Come like the seer of old, and with thy spell,
Put back the shadow of the setting sun
On my soul's dial; and with new-born light,
Hush the wild tolling of that voice of night!

Bright spirit, come !-the mystic rod is thine
That shows the hidden fountain of the breast,
And turns, with point unerring, to divine

The places where its buried treasures rest,—
Its hoards of thought and feeling :- at that spell
Methinks I feel its long-lost wealth revealed,-
And ancient springs within my spirit well,

That grief had choked, and ruins had concealed,And sweetly spreading, where their waters play, The tints and freshness of its early day!

'She comes! she comes! her voice is in mine ear,

Her wild, sweet voice, that sings, and sings for ever, Whose stream of song, sweet thoughts awake to hear, Like flowers that haunt the margin of a river, Flowers that, like lovers, only speak in sighs. She comes! I know her by her radiant eyes. And if a darker shade be on her brow,

And if her tones be sadder than of


And if she sings more solemn music now,

And bears another harp than erst she bore,—

And if around her form no longer glow

The earthly flowers, that in her youth she wore,That look is holier, and that song more sweet,

And Heaven's own flowers-the stars-are at her feet!'

Art. V. Travels in Ethiopia, above the second Cataract of the Nile, exhibiting the state of that Country, and its various Inhabitants, under the dominion of Mohammed Ali; and illustrating the Antiquities, Arts, and History of the ancient Kingdom of Meroe. By G. A. Hoskins, Esq. Map and Plates, 4to., pp. xix. 367. London, 1835.

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WHY is it that travellers are so perpetually losing sight of their proper vocation, and wandering into all sorts of theo-. ries and unprofitable imaginations? In proportion to the pleasure we derive from an unvarnished and straight-forward narrative of observation and adventure, is the annoyance inflicted by the intrusion of hypothesis, and the substitution of empty speculation for plain reasoning. Facts, not comments,-would be our urgent advice to the tourist, unless he were prepared to enlighten the world by such an exhibition of evidence and inference as few men have the ability to collect or to combine. The simplification of mechanism applies, in its beneficial effects, to affairs of authorship, as well as to matters of handicraft; and, excepting in the rare instances to which we have just alluded, it might be well if the explorer of far countries would attend to one thing at a time, using his head simply as the regulator of his eyes and hands, and eschewing, as the most irredeemable of literary offences, the first whisper of temptation to make a book, or to interweave a thesis.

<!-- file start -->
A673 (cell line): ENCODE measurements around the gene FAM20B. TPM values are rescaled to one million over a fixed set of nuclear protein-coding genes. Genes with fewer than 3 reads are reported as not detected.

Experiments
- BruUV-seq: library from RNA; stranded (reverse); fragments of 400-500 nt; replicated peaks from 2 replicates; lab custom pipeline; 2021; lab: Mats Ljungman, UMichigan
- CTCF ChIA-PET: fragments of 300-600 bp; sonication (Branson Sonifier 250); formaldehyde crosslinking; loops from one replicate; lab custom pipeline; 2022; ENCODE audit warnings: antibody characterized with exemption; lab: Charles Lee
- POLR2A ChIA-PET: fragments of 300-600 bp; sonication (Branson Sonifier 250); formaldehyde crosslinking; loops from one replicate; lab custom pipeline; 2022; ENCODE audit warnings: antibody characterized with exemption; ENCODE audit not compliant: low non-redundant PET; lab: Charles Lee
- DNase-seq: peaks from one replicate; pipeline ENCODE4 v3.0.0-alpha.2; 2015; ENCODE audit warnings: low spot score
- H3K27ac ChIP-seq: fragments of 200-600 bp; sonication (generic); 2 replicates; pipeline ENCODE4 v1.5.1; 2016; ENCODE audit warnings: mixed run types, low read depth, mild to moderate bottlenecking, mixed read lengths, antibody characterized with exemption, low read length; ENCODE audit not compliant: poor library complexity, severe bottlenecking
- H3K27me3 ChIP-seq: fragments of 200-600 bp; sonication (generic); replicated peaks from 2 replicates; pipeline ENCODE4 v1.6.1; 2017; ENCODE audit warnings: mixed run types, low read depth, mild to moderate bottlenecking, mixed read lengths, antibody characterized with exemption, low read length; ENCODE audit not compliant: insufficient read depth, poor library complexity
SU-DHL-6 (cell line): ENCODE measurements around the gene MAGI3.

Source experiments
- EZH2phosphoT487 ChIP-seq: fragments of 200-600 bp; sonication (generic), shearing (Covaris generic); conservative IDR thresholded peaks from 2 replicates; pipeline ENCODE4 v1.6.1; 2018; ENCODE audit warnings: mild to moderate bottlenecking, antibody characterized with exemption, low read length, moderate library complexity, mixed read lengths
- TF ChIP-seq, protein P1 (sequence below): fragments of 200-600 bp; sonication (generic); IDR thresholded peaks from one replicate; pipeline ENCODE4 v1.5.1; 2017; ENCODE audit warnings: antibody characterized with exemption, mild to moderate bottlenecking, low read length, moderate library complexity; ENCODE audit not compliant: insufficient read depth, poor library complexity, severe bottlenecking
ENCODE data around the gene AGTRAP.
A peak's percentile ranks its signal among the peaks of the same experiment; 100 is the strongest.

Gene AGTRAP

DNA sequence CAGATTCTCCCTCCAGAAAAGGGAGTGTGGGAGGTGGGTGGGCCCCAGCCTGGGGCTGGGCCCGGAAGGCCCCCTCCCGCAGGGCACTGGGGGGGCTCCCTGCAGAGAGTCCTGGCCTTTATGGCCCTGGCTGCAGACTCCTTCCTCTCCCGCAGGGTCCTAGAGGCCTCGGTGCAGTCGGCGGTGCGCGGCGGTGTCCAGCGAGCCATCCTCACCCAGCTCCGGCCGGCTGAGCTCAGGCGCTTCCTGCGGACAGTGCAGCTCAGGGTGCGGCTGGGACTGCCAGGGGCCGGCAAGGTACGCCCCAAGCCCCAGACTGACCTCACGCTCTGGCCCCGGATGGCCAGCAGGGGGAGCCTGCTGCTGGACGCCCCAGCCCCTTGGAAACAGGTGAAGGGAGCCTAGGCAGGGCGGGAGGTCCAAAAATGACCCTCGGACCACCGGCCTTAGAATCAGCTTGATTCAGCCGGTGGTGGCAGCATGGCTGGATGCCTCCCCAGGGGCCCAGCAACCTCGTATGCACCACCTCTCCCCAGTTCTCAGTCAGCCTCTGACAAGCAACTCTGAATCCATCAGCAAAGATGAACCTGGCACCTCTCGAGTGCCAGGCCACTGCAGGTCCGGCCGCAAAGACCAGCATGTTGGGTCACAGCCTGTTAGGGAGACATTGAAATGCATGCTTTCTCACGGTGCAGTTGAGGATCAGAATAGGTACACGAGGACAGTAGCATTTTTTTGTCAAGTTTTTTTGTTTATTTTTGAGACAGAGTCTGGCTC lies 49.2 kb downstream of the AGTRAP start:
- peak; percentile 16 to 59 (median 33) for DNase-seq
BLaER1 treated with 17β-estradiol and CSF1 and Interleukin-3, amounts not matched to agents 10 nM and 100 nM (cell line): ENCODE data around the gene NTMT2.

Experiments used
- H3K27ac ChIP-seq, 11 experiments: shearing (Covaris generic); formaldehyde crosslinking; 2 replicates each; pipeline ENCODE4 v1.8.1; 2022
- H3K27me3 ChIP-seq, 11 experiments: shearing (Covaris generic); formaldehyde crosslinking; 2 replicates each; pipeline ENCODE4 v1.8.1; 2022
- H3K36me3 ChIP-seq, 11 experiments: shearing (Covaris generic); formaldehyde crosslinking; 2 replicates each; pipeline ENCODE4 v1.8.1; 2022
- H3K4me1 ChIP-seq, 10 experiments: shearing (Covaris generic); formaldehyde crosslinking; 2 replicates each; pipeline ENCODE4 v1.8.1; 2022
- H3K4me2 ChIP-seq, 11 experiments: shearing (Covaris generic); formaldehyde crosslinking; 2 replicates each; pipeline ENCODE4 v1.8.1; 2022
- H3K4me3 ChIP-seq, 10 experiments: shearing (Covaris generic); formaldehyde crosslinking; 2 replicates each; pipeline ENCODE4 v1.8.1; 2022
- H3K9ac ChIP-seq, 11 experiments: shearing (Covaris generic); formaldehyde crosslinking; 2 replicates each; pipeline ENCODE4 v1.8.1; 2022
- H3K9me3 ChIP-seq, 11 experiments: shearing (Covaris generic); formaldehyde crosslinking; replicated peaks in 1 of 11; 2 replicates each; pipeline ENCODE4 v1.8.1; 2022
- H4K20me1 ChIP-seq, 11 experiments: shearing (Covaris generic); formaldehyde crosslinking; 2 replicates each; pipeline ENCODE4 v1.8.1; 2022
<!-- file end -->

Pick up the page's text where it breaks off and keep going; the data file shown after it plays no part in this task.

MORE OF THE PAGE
We are sorry to say that this slight interruption of our usually bland and imperturbable mood, has been occasioned by the volume before us. Mr. Hoskins evidently possesses many of the best qualifications of a thorough-bred traveller. Undismayed by danger, present or menaced; patient of the miseries and inconveniences of travelling, even amid the privations of an African desert; active and observant; such a man could not but make a clever and instructive book, and he has accordingly given us a work full of valuable information, and enriched with a profusion of most interesting illustrations, both picturesque and scientific. Views, plans, sections, elevations, with copies, both plain and coloured, of hieroglyphic sculpture and decorative painting, are even lavishly introduced, and we are quite sure that nothing short of an extensive sale can indemnify the Author for his actual expenditure. He has evidently looked upon the whole concern as one in which he was interested, not as a mere writer, but as an amateur and a discoverer. Now these, it is cheerfully admitted, are excellent things; and we are not disposed to make it cause of quarrel, that they are mixed up with ingredients less attractive and less trustworthy. The worth of a writer's positive information is not materially affected by the failure of the hypothesis to which it may please him to make his facts subservient.